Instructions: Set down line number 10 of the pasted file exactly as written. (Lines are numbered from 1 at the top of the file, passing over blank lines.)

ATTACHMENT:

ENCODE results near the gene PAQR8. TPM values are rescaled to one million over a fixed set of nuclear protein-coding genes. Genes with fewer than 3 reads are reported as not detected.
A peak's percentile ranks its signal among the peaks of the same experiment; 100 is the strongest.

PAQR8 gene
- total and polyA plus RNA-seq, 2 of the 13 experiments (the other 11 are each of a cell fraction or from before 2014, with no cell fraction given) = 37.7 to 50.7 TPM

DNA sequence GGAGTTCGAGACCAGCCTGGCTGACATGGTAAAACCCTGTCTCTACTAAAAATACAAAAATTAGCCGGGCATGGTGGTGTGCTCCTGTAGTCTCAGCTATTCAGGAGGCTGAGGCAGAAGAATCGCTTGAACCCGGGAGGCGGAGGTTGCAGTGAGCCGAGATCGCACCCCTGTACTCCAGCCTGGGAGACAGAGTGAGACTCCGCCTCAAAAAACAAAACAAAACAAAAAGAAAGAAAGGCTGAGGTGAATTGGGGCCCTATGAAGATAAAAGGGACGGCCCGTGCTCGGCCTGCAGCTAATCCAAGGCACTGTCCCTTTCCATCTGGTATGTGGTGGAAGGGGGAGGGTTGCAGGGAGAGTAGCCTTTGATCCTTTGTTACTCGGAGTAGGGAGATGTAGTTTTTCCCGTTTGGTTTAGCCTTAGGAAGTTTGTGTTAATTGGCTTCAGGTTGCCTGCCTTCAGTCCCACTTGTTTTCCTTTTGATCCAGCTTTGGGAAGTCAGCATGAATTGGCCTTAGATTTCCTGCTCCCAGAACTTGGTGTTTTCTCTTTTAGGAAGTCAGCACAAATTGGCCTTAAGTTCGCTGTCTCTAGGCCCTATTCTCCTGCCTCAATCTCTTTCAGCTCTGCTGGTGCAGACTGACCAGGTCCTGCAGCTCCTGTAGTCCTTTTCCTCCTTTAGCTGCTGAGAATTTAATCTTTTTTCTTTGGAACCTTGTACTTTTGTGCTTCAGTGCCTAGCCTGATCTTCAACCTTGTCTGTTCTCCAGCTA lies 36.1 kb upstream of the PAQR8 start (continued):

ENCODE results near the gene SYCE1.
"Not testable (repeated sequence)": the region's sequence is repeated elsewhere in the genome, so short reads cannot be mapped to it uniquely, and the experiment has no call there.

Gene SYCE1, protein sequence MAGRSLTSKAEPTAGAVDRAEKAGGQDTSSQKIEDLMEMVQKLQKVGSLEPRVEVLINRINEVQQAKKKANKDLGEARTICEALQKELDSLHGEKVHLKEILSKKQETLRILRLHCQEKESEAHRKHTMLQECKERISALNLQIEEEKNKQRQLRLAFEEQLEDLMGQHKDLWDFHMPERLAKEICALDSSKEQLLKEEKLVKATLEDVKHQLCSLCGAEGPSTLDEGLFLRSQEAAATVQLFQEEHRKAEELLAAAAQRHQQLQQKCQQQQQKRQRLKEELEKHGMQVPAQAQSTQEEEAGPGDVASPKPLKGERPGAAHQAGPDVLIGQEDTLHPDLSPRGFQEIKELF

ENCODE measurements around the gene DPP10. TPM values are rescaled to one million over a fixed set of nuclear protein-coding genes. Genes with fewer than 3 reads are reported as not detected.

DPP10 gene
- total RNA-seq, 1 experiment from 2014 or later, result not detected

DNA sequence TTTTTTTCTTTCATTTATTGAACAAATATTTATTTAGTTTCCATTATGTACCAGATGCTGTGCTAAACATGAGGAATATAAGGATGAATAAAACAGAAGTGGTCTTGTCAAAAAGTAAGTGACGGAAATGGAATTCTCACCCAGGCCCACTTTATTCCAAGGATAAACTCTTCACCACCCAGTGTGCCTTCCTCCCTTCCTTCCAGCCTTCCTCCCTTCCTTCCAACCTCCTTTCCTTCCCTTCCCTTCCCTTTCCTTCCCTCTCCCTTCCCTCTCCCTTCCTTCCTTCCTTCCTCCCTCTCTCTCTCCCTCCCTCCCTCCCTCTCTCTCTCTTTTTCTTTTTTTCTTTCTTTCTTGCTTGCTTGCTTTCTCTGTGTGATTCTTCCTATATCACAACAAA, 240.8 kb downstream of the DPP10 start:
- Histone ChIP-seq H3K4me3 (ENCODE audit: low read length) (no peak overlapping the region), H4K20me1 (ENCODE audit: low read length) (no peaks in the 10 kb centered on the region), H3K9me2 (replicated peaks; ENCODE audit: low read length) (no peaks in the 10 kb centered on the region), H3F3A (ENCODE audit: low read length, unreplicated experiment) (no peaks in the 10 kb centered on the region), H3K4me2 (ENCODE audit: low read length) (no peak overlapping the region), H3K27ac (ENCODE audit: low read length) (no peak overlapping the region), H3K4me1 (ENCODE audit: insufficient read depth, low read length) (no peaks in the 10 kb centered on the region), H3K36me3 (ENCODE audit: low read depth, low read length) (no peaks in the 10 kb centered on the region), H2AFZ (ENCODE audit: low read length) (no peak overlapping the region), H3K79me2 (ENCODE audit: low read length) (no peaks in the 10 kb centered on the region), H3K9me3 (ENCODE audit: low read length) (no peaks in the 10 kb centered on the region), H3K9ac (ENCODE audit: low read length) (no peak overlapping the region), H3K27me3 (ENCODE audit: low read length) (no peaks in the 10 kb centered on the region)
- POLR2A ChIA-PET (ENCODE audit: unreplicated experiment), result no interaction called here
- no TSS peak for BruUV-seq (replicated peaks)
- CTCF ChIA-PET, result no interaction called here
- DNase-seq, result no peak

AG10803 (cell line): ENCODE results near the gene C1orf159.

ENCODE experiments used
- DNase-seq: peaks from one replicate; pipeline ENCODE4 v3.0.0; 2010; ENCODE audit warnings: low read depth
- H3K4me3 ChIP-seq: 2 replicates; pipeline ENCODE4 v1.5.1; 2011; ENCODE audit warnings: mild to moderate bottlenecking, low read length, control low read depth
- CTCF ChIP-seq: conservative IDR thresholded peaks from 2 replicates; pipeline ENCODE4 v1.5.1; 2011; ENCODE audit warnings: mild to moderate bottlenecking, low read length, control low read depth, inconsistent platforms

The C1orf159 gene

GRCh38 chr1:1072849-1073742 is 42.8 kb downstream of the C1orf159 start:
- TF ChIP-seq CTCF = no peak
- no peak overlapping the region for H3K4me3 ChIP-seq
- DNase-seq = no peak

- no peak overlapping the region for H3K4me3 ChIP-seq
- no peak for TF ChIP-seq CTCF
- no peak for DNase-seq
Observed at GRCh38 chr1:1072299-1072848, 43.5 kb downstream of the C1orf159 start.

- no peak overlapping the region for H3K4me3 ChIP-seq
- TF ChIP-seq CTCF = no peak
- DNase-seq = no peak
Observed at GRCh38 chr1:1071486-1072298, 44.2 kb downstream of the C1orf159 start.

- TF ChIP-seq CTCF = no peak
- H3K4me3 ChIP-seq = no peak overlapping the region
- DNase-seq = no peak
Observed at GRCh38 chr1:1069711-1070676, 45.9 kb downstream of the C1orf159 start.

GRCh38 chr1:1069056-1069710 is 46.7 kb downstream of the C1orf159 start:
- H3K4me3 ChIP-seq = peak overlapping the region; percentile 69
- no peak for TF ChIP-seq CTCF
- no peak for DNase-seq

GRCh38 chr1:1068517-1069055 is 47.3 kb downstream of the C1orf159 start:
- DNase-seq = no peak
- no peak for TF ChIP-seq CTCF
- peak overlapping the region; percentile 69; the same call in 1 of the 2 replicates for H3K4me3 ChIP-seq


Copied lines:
DPP10 gene